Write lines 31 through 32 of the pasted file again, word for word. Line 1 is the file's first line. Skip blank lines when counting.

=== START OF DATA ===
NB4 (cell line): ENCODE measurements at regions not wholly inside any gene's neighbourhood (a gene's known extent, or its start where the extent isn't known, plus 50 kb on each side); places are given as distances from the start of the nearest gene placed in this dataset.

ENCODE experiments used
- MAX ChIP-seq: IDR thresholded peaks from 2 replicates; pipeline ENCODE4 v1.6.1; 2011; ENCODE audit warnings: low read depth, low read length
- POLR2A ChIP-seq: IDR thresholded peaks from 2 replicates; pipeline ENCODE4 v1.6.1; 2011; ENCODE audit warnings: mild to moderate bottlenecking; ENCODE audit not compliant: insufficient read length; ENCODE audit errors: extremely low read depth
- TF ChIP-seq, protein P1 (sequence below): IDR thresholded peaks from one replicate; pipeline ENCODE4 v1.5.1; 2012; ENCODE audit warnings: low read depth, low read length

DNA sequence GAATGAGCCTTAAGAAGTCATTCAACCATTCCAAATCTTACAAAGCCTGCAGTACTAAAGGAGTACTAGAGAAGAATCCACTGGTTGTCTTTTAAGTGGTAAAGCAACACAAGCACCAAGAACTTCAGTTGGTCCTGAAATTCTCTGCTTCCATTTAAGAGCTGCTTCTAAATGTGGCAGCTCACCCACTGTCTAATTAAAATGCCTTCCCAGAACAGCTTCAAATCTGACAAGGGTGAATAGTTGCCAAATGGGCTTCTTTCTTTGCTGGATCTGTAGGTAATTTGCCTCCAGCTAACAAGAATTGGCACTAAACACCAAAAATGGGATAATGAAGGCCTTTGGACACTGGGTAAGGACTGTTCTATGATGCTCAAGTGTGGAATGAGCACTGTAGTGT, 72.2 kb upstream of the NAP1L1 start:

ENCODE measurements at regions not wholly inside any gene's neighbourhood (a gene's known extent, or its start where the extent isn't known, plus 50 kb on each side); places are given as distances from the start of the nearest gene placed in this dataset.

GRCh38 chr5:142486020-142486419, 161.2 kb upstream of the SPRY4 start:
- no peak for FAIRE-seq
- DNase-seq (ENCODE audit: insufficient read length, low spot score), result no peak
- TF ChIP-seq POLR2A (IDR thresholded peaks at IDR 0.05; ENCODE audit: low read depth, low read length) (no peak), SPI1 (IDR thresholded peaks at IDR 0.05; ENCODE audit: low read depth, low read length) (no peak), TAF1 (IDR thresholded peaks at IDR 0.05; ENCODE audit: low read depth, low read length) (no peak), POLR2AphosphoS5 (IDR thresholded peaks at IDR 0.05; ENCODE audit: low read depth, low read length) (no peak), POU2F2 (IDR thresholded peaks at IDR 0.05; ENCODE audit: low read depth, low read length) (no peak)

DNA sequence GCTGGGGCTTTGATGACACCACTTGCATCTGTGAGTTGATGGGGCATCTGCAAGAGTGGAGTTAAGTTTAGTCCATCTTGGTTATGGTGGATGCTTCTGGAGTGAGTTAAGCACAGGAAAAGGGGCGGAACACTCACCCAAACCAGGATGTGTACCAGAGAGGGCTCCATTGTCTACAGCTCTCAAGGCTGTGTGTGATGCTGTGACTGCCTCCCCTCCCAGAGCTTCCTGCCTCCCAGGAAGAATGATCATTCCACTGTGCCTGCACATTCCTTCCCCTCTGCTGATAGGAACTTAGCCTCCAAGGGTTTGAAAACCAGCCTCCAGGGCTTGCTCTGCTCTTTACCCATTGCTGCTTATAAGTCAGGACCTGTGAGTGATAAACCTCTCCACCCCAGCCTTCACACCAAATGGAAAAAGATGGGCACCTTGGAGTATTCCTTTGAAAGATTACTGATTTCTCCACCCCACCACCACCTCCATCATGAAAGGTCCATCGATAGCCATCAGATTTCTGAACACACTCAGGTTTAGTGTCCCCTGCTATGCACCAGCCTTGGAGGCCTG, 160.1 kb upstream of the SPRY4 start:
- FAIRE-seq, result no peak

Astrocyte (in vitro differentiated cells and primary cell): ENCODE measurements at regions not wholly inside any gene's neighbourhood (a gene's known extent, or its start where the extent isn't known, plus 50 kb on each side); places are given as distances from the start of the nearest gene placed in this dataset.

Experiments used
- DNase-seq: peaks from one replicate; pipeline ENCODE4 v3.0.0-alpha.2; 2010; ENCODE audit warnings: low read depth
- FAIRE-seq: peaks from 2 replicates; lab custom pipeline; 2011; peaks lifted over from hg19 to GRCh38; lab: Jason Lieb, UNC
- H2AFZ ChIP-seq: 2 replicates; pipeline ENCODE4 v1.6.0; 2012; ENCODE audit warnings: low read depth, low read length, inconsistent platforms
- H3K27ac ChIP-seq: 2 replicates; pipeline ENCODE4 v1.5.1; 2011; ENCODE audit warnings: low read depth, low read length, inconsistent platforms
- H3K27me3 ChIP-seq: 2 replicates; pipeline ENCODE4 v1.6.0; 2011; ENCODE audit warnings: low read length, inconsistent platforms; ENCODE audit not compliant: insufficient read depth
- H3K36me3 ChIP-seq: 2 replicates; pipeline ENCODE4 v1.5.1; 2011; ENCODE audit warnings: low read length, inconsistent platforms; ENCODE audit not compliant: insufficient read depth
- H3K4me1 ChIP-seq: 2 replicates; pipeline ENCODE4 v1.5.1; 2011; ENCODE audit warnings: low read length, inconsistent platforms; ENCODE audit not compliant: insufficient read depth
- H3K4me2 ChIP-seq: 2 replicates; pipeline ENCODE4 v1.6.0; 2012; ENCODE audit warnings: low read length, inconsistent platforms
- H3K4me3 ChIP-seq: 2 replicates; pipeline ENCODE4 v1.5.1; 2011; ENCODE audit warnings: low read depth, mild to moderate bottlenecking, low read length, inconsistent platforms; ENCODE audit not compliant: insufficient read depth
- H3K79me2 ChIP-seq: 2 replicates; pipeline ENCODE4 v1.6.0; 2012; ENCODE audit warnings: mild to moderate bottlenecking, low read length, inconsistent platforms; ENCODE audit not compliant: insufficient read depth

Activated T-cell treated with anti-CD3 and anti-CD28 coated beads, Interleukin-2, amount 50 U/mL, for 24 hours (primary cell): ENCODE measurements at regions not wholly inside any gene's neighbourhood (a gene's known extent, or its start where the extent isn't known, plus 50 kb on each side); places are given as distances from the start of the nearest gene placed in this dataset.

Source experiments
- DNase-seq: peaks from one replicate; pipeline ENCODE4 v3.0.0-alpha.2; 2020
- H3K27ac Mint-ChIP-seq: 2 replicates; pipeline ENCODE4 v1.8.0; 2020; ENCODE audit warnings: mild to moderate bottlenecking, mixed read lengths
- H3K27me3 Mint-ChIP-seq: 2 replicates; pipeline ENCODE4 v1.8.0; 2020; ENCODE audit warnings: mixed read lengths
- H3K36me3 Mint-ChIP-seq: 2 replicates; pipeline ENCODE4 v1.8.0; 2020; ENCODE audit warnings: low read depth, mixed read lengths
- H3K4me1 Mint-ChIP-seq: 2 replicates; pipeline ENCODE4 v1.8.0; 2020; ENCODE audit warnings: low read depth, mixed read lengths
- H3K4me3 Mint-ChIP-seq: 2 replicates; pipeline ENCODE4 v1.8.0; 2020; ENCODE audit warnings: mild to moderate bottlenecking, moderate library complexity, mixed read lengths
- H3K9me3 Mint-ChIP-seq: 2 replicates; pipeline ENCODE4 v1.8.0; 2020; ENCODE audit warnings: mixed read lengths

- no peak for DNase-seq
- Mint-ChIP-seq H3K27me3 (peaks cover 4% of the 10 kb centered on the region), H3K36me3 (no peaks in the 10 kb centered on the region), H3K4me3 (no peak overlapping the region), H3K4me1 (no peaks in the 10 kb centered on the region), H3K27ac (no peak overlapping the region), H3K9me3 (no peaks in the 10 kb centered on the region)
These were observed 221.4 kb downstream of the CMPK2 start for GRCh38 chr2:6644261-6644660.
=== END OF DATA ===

- H3K36me3 Mint-ChIP-seq: 2 replicates; pipeline ENCODE4 v1.8.0; 2020; ENCODE audit warnings: low read depth, mixed read lengths
- H3K4me1 Mint-ChIP-seq: 2 replicates; pipeline ENCODE4 v1.8.0; 2020; ENCODE audit warnings: low read depth, mixed read lengths